Close collaboration with the technical and environmental administration of the Municipality of Skanderborg and city council has been crucial to the success of Skanderborg Forsyning’s projects. To be funded as a climate adaptation project and co-financed by utility companies, projects must fulfill several criteria and illustrate the cost efficiency of these options compared to “ordinary” solutions. Skanderborg Forsyning presented a cost comparison using gravitational flow models that evaluated the difference between constructing underground pipes and pumping systems versus developing rainwater lakes that would capture and direct the water above ground.

Across the 12 different co-financed projects, they demonstrated an average savings of 72%, which included using NBS as part of their climate adaptation approaches. The Municipality of Skanderborg is involved in all projects dealing with water above ground that involve use of roads and public property, like Lasby Lake Park While Skanderborg Forsyning staff serve as supervising engineers, the Municipality provides valuable internal capacity for climate adaptation projects by employing a designated climate coordinator. Equally important to securing a strong partnership with the Municipality is maintaining involvement with city councils.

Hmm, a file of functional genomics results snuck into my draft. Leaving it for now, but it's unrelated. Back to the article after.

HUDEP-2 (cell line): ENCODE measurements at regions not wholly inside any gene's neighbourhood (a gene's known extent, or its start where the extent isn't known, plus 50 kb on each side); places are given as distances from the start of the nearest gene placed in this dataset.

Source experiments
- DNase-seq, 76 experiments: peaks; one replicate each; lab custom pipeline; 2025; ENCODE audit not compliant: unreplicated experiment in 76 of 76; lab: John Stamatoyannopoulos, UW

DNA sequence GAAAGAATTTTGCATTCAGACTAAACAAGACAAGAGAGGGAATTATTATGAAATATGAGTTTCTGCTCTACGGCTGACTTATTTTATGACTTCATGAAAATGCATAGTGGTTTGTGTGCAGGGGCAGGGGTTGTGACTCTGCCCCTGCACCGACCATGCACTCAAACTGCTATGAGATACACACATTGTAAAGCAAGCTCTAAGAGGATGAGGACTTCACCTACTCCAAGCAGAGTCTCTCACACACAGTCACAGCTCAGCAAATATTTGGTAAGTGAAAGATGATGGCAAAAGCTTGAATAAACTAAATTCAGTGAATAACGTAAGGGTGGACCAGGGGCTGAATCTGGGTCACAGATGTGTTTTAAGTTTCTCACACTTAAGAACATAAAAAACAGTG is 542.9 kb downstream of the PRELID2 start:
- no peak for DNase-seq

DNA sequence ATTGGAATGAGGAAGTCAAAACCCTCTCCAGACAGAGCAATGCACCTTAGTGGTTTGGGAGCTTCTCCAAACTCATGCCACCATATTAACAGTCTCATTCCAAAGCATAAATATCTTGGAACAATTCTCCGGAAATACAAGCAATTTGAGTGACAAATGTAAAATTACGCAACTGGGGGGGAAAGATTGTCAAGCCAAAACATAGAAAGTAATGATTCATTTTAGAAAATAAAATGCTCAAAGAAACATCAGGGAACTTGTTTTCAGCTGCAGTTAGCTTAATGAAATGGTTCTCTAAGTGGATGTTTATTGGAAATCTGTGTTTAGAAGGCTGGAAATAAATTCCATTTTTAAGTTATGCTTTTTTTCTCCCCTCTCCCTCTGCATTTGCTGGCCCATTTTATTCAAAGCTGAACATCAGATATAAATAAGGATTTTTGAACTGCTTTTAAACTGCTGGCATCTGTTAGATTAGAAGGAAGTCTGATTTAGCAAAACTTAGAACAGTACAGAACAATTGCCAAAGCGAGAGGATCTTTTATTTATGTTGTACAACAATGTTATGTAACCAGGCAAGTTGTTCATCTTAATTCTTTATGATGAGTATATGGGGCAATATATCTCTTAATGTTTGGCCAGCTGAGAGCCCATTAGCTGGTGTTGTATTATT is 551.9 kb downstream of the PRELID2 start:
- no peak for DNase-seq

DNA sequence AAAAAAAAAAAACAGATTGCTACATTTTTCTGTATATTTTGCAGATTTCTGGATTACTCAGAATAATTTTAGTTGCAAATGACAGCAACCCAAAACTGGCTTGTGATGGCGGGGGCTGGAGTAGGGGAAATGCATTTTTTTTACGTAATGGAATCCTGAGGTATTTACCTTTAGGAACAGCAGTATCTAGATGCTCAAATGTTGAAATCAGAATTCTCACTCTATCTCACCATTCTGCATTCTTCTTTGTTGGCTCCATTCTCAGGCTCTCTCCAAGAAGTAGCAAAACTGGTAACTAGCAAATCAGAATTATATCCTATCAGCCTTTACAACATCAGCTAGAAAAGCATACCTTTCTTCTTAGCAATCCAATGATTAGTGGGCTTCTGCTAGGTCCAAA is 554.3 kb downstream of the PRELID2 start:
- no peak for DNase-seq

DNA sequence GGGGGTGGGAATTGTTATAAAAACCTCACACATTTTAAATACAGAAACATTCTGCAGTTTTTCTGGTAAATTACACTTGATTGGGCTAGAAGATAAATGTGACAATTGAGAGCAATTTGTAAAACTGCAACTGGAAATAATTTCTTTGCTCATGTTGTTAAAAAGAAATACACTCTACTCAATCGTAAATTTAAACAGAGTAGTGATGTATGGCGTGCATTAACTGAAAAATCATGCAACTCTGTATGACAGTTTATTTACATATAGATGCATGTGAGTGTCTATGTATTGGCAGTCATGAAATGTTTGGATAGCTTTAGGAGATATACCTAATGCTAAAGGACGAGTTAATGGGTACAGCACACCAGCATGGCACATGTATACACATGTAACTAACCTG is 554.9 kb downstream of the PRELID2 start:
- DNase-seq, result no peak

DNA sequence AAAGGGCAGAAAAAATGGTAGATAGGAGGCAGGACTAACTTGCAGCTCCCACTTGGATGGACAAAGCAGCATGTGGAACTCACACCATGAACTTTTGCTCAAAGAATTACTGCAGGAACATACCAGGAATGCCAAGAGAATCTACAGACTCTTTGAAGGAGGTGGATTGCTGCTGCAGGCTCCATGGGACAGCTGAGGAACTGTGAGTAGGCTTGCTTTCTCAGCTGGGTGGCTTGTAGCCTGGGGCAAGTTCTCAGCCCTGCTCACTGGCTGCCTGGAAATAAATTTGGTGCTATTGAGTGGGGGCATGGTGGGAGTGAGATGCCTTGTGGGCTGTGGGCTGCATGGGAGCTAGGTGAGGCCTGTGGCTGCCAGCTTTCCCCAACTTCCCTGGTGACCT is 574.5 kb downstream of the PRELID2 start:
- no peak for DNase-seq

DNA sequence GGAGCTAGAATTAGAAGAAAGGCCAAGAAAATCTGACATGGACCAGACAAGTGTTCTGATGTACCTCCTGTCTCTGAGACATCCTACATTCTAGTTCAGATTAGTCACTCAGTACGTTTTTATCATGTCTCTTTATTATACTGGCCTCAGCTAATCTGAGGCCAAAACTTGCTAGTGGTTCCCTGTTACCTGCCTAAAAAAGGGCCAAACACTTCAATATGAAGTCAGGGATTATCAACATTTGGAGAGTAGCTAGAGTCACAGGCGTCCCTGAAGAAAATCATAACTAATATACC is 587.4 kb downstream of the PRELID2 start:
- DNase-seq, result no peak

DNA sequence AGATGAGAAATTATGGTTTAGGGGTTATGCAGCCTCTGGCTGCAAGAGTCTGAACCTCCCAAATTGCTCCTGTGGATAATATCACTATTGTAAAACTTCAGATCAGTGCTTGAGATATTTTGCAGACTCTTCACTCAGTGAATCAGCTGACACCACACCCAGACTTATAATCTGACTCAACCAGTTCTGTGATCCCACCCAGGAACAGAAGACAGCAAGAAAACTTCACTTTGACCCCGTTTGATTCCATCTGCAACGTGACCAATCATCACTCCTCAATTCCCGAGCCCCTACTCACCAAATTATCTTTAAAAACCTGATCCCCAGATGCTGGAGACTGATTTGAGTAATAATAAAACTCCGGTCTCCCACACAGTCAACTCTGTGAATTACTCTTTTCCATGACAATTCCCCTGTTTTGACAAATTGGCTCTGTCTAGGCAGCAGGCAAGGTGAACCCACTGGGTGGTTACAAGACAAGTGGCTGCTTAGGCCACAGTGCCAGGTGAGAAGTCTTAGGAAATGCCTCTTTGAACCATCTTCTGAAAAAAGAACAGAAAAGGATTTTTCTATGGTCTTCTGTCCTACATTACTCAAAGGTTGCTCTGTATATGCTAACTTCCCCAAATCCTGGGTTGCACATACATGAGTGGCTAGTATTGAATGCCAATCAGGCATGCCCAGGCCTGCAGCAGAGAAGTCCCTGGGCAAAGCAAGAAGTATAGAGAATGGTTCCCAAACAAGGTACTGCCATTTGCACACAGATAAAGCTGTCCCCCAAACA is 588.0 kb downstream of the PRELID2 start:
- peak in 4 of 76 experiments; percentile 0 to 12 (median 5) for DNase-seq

Skanderborg Forsyning is a private utility yet it is 100% publicly owned, which means that the Municipality acts as both an owner and partner of the project. As local residents, city council members are often experiencing the impact of flooding first hand. If they are not aligned on utility efforts along with the Municipality, then Skanderborg Forsyning must bear the financial burden. Ensuring all parties are aware of the life cycle assessment will help them see beyond the rising cost of managing water. 

In addition to the projects with the Municipality, Skanderborg Forsyning is part of a 6-year EU LIFE initiative called the Coast to Coast Climate Challenge (C2C CC), which includes elements of NBS. One of the projects in the C2C CC initiative spans across municipal borders and includes development of a hydrological model of the Gudenå River, identifying possible actions to handle increased volumes of water.

Several of the possible actions relate to NBS. The initiative strives to design climate adaptation projects across Denmark that turn the Gudenå River’s surface water, as well as precipitation and groundwater into business opportunities (C2CCC, 2019). As a part of this, Skanderborg Forsyning has gained recognition for their work and valuable international exposure.